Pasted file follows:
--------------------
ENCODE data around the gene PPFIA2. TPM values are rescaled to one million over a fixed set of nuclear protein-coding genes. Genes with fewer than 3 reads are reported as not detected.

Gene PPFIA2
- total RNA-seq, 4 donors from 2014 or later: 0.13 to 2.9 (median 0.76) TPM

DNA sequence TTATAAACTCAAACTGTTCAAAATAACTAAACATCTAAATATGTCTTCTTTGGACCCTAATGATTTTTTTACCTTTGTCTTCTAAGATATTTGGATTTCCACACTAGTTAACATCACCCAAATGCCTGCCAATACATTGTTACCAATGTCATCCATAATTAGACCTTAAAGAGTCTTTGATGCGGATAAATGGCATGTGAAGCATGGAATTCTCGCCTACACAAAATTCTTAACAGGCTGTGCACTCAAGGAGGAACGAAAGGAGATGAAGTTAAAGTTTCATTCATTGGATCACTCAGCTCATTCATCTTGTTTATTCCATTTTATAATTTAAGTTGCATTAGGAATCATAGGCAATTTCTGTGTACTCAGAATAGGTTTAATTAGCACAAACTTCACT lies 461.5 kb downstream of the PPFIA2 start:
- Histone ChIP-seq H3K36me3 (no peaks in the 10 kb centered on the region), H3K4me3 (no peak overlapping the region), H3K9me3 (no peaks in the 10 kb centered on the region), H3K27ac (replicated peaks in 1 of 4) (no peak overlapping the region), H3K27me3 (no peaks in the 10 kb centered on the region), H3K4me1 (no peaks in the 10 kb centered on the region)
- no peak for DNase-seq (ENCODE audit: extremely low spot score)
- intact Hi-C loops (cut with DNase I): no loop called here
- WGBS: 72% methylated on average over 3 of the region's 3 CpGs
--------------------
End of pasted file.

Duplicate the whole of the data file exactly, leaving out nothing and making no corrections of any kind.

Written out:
ENCODE data around the gene PPFIA2. TPM values are rescaled to one million over a fixed set of nuclear protein-coding genes. Genes with fewer than 3 reads are reported as not detected.

Gene PPFIA2
- total RNA-seq, 4 donors from 2014 or later: 0.13 to 2.9 (median 0.76) TPM

DNA sequence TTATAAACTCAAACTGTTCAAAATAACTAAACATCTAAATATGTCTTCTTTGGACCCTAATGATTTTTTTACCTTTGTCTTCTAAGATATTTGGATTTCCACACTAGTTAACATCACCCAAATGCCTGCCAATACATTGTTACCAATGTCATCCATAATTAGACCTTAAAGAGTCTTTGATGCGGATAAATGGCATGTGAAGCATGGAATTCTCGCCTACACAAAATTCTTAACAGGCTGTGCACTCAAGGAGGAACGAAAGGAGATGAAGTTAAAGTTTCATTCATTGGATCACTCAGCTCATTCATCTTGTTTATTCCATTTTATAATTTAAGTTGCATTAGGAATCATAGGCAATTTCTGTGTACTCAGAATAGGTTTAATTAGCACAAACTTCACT lies 461.5 kb downstream of the PPFIA2 start:
- Histone ChIP-seq H3K36me3 (no peaks in the 10 kb centered on the region), H3K4me3 (no peak overlapping the region), H3K9me3 (no peaks in the 10 kb centered on the region), H3K27ac (replicated peaks in 1 of 4) (no peak overlapping the region), H3K27me3 (no peaks in the 10 kb centered on the region), H3K4me1 (no peaks in the 10 kb centered on the region)
- no peak for DNase-seq (ENCODE audit: extremely low spot score)
- intact Hi-C loops (cut with DNase I): no loop called here
- WGBS: 72% methylated on average over 3 of the region's 3 CpGs